Launched for the first time on November 1, 1994, the World Vegan Day was created precisely to increase and spread the knowledge of the benefits that this lifestyle can bring to our body. A green lifestyle with a low environmental impact that has spread like wildfire throughout most of the world in recent years. And we, on the occasion of this day, want to tell you about the seasonal fruit and vegetables that you will find on the tables of November, the one that tastes and smells of autumn, earth and good!

Why it is important to eat seasonal fruit and vegetables
Growers, nutritionists and doctors have been telling us for years now, eating seasonal fruit and vegetables is good for us body and toenvironment. From the fruit and vegetables in season, which is born and grows in its time of year, we can draw several benefits including a greater supply of micro nutrients such as minerals and vitamins; eat tastier and more fragrant foods. How many times, buying fruit and vegetables out of season, have we realized that the flavor and aroma were less intense? This happens because fruits and vegetables do not have the necessary time and the right environment to ripen as nature wants, the plants are forcibly grown in greenhouses and the fruits ripen in a completely unnatural way. Not only that, seasonal fruit and vegetables contain fewer pesticides than those grown in greenhouses "out of season". Why? Seasonal plants are stronger and more resistant parasites while those grown forcibly to meet the market and consumer demand for seasonal fruit and vegetables that are not always available on large-scale distribution stalls are weaker and more exposed to parasites.

Seasonal fruit and vegetables, that of November
There fruit this month is full of C vitamin, we find it in oranges, mandarins, clementines, lemons And Kiwi, but also in the unsuspected persimmon. Yes, even persimmons have a good amount of Vitamin C in addition to many precious micro nutrients. But the fruit par excellence of November is her, the Chestnut! One of the beautiful gifts of November nature (but also of mid / late October) that turns out to be a very versatile food in the kitchen. Perfect for roasting in a pan, boiling in water or milk to soften them and prepare many sweet or savory dishes. But let's not forget about the apples, harvested from the end of August to November to be available on our tables until January; a delicate, tasty, juicy and excellent fruit for baking sweet and fragrant cakes. For example, one of the November varieties is the Melannurca bell, small, juicy, with a slightly sour and fresh taste. Given its size, it turns out to be an excellent snack to be consumed in the middle of the morning or as a snack. Not only that, another apple variety that is harvested in November is the Pink Lady, with an unmistakable color tending to pink and an aromatic flavor. But did you know that this apple variety is the fruit of a cross between a Lady Williams apple and a Golden Delicius? Very good! Furthermore, in November we can also find some very juicy and sweet grape.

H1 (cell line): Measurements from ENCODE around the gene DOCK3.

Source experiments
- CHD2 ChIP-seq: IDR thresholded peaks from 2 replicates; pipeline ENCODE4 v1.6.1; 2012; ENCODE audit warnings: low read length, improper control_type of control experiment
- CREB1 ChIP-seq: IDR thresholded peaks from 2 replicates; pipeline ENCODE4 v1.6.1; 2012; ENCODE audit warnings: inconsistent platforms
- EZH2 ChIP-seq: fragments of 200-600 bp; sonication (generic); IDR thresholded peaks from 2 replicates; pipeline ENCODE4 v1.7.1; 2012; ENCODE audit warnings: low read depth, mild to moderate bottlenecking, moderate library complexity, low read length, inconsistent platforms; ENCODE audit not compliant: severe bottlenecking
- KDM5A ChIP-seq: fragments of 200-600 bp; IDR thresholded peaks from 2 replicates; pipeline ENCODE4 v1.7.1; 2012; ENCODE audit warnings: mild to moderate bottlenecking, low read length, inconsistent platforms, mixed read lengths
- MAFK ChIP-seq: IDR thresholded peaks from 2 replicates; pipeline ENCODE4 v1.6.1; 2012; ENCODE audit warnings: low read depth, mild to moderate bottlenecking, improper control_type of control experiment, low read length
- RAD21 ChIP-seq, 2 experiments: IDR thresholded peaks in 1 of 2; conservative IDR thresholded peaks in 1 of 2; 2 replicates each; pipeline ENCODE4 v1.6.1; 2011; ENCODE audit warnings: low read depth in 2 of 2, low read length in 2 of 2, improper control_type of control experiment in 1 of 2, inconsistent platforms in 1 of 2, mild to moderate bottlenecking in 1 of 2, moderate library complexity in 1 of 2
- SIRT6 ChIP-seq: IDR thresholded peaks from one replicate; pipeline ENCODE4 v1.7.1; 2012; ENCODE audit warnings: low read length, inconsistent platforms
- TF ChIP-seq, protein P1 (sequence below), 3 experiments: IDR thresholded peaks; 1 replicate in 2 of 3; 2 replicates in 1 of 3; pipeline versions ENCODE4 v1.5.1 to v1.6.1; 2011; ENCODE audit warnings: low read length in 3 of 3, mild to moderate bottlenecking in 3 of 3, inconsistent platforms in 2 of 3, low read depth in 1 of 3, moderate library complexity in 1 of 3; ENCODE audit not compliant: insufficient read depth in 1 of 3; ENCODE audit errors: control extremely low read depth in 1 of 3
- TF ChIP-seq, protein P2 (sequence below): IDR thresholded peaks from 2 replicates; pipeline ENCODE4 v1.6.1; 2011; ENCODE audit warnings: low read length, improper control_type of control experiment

And the vegetables? In November we find cabbages, cabbage, potatoes, turnip greens, broccoli, fennel, mushrooms, spiny artichokes, cauliflower. Mushrooms, the true kings of the undergrowth, with an intense flavor and aroma. Excellent for preparing risottos, preserves or soups; to sauté with other vegetables or to fry or sauté to accompany a soft polenta. But in reality, all the vegetables that November gives us are perfect for preparing very hot dishes, soups and dips that warm the soul and stomach. Not only that, they are also perfect for gratinating! Think of a steaming pan of fennel or broccoli au gratin? Irresistible! And then the cabbage, perfect allies for wrapping meat and vegetable rolls to be cooked slowly; or you can use them to prepare savory pies or the more classic Valtellina pizzoccheri, strictly with Bitto!

November and truffles
192432Mineral and earthy, with an unmistakably good and elegant scent, the truffle It is not only good for the soul and the palate, it is also good for the body! One of its strengths is that it is totally cholesterol-free, which makes it an excellent food to combine with more fatty dishes such as classic fried eggs or noodles with butter! But pay attention to the quantities, to flavor a dish, a few flakes are really enough. There are several varieties, but the ones that you will find also in November are the Precious White (September – January), the Smooth Black (September – December), the Ordinary Black (October – January), lo Winter Scorzone (October – December) and the Precious Black (mid-November – March).
Truffles are mainly eaten raw and in flakes, to flavor risottos, tagliolini, eggs or bruschetta. You can also make a different use of it and try to prepare a truffle flavored oil homemade! Very simple and impressive. You will need a truffle, a truffle cutter to obtain thin slices, 500 ml of extra virgin olive oil with a not too marked taste and obviously a glass bottle. The procedure is very simple, you just need to cut thin slices of truffle and put them in the bottle of oil, close and let it rest in a cool and dry place for a few days so that the tuber can release its aromas and the oil absorb them. properly. Use it to dress bruschetta, salads, pasta and rice dishes!
Here you can find lots of information and curiosities about this precious tuber!

November 2021
Giulia Ferrari

Proudly powered by WordPress

By continuing to use the site, you agree to the use of cookies. Click here to read more information about data collection for ads personalisation

The cookie settings on this website are set to "allow cookies" to give you the best browsing experience possible. If you continue to use this website without changing your cookie settings or you click "Accept" below then you are consenting to this.

Read more about data collection for ads personalisation our in our Cookies Policy page